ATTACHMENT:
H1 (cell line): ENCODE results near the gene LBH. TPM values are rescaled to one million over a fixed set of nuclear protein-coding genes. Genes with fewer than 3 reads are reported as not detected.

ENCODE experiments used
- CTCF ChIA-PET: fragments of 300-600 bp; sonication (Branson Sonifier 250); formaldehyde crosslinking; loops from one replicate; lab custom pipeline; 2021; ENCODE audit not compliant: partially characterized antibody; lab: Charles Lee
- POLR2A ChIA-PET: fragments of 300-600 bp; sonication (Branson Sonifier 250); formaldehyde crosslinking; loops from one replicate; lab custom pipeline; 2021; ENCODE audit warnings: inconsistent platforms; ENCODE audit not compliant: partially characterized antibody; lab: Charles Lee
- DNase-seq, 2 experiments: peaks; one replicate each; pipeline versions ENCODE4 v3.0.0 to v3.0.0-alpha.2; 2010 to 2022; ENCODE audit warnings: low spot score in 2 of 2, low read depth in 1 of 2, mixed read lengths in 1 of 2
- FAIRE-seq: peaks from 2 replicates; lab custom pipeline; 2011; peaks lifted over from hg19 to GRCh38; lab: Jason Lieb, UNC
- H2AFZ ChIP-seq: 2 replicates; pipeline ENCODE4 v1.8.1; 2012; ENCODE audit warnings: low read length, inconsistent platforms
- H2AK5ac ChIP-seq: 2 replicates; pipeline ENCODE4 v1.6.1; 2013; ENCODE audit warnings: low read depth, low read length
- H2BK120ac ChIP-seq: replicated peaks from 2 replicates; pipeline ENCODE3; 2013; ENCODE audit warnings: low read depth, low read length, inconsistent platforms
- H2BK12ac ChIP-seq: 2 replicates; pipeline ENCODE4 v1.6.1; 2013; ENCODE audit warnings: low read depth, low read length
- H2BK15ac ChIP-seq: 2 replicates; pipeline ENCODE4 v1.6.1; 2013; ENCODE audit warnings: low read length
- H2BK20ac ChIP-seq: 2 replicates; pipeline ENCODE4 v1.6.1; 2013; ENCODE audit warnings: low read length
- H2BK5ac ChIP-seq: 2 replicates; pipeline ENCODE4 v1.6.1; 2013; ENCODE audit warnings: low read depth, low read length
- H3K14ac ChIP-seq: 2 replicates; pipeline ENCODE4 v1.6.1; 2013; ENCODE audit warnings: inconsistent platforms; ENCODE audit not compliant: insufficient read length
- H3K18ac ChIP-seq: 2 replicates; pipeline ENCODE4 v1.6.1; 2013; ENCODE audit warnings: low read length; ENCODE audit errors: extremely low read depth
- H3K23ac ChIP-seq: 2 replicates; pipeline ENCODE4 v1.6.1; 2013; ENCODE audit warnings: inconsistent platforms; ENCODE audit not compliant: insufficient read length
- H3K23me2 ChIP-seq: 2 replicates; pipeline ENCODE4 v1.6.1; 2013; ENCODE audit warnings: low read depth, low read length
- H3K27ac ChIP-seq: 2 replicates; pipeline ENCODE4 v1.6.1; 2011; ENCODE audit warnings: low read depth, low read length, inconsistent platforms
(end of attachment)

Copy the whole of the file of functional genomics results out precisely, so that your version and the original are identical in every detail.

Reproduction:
H1 (cell line): ENCODE results near the gene LBH. TPM values are rescaled to one million over a fixed set of nuclear protein-coding genes. Genes with fewer than 3 reads are reported as not detected.

ENCODE experiments used
- CTCF ChIA-PET: fragments of 300-600 bp; sonication (Branson Sonifier 250); formaldehyde crosslinking; loops from one replicate; lab custom pipeline; 2021; ENCODE audit not compliant: partially characterized antibody; lab: Charles Lee
- POLR2A ChIA-PET: fragments of 300-600 bp; sonication (Branson Sonifier 250); formaldehyde crosslinking; loops from one replicate; lab custom pipeline; 2021; ENCODE audit warnings: inconsistent platforms; ENCODE audit not compliant: partially characterized antibody; lab: Charles Lee
- DNase-seq, 2 experiments: peaks; one replicate each; pipeline versions ENCODE4 v3.0.0 to v3.0.0-alpha.2; 2010 to 2022; ENCODE audit warnings: low spot score in 2 of 2, low read depth in 1 of 2, mixed read lengths in 1 of 2
- FAIRE-seq: peaks from 2 replicates; lab custom pipeline; 2011; peaks lifted over from hg19 to GRCh38; lab: Jason Lieb, UNC
- H2AFZ ChIP-seq: 2 replicates; pipeline ENCODE4 v1.8.1; 2012; ENCODE audit warnings: low read length, inconsistent platforms
- H2AK5ac ChIP-seq: 2 replicates; pipeline ENCODE4 v1.6.1; 2013; ENCODE audit warnings: low read depth, low read length
- H2BK120ac ChIP-seq: replicated peaks from 2 replicates; pipeline ENCODE3; 2013; ENCODE audit warnings: low read depth, low read length, inconsistent platforms
- H2BK12ac ChIP-seq: 2 replicates; pipeline ENCODE4 v1.6.1; 2013; ENCODE audit warnings: low read depth, low read length
- H2BK15ac ChIP-seq: 2 replicates; pipeline ENCODE4 v1.6.1; 2013; ENCODE audit warnings: low read length
- H2BK20ac ChIP-seq: 2 replicates; pipeline ENCODE4 v1.6.1; 2013; ENCODE audit warnings: low read length
- H2BK5ac ChIP-seq: 2 replicates; pipeline ENCODE4 v1.6.1; 2013; ENCODE audit warnings: low read depth, low read length
- H3K14ac ChIP-seq: 2 replicates; pipeline ENCODE4 v1.6.1; 2013; ENCODE audit warnings: inconsistent platforms; ENCODE audit not compliant: insufficient read length
- H3K18ac ChIP-seq: 2 replicates; pipeline ENCODE4 v1.6.1; 2013; ENCODE audit warnings: low read length; ENCODE audit errors: extremely low read depth
- H3K23ac ChIP-seq: 2 replicates; pipeline ENCODE4 v1.6.1; 2013; ENCODE audit warnings: inconsistent platforms; ENCODE audit not compliant: insufficient read length
- H3K23me2 ChIP-seq: 2 replicates; pipeline ENCODE4 v1.6.1; 2013; ENCODE audit warnings: low read depth, low read length
- H3K27ac ChIP-seq: 2 replicates; pipeline ENCODE4 v1.6.1; 2011; ENCODE audit warnings: low read depth, low read length, inconsistent platforms